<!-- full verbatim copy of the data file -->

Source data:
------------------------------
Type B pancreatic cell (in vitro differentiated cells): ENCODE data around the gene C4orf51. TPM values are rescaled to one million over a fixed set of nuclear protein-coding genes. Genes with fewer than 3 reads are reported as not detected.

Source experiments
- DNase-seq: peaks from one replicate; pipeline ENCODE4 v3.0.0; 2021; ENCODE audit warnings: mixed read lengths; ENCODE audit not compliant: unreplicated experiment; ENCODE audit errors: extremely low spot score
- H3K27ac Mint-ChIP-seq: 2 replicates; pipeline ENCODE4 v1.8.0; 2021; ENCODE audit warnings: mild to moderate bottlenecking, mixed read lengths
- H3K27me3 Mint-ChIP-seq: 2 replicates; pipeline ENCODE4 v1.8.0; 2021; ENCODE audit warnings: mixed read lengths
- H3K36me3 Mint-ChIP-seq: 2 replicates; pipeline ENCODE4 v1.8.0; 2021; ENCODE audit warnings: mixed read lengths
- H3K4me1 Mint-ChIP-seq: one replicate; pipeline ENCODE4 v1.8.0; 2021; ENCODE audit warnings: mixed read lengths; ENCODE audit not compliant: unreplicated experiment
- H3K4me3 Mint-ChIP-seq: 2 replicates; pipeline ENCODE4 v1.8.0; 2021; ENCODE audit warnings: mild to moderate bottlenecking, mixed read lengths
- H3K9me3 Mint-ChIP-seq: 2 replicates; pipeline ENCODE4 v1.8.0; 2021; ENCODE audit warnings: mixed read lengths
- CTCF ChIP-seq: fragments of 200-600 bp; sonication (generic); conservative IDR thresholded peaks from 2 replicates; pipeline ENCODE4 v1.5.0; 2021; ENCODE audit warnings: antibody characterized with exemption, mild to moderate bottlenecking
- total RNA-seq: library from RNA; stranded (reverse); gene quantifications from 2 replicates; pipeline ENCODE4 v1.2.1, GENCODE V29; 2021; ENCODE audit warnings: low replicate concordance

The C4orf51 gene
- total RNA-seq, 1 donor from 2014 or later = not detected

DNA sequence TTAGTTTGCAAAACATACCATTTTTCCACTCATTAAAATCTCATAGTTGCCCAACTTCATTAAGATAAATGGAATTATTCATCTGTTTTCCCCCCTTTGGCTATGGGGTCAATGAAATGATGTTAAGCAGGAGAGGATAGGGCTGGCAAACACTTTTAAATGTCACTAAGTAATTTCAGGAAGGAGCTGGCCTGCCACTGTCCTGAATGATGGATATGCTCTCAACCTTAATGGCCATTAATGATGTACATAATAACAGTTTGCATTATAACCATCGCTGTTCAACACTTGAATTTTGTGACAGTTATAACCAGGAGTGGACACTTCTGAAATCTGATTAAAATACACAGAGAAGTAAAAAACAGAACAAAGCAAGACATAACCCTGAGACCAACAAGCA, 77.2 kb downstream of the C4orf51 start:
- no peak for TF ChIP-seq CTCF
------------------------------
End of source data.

Type B pancreatic cell (in vitro differentiated cells): ENCODE data around the gene C4orf51. TPM values are rescaled to one million over a fixed set of nuclear protein-coding genes. Genes with fewer than 3 reads are reported as not detected.

Source experiments
- DNase-seq: peaks from one replicate; pipeline ENCODE4 v3.0.0; 2021; ENCODE audit warnings: mixed read lengths; ENCODE audit not compliant: unreplicated experiment; ENCODE audit errors: extremely low spot score
- H3K27ac Mint-ChIP-seq: 2 replicates; pipeline ENCODE4 v1.8.0; 2021; ENCODE audit warnings: mild to moderate bottlenecking, mixed read lengths
- H3K27me3 Mint-ChIP-seq: 2 replicates; pipeline ENCODE4 v1.8.0; 2021; ENCODE audit warnings: mixed read lengths
- H3K36me3 Mint-ChIP-seq: 2 replicates; pipeline ENCODE4 v1.8.0; 2021; ENCODE audit warnings: mixed read lengths
- H3K4me1 Mint-ChIP-seq: one replicate; pipeline ENCODE4 v1.8.0; 2021; ENCODE audit warnings: mixed read lengths; ENCODE audit not compliant: unreplicated experiment
- H3K4me3 Mint-ChIP-seq: 2 replicates; pipeline ENCODE4 v1.8.0; 2021; ENCODE audit warnings: mild to moderate bottlenecking, mixed read lengths
- H3K9me3 Mint-ChIP-seq: 2 replicates; pipeline ENCODE4 v1.8.0; 2021; ENCODE audit warnings: mixed read lengths
- CTCF ChIP-seq: fragments of 200-600 bp; sonication (generic); conservative IDR thresholded peaks from 2 replicates; pipeline ENCODE4 v1.5.0; 2021; ENCODE audit warnings: antibody characterized with exemption, mild to moderate bottlenecking
- total RNA-seq: library from RNA; stranded (reverse); gene quantifications from 2 replicates; pipeline ENCODE4 v1.2.1, GENCODE V29; 2021; ENCODE audit warnings: low replicate concordance

The C4orf51 gene
- total RNA-seq, 1 donor from 2014 or later = not detected

DNA sequence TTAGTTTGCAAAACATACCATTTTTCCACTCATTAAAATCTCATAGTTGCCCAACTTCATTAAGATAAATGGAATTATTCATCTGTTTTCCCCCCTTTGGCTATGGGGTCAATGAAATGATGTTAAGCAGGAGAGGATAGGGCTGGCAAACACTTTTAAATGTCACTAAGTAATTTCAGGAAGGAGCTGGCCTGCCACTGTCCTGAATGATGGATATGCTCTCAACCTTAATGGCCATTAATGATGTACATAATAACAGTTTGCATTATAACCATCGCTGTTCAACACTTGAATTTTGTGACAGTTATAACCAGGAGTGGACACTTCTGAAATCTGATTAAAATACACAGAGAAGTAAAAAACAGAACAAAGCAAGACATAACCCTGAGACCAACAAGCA, 77.2 kb downstream of the C4orf51 start:
- no peak for TF ChIP-seq CTCF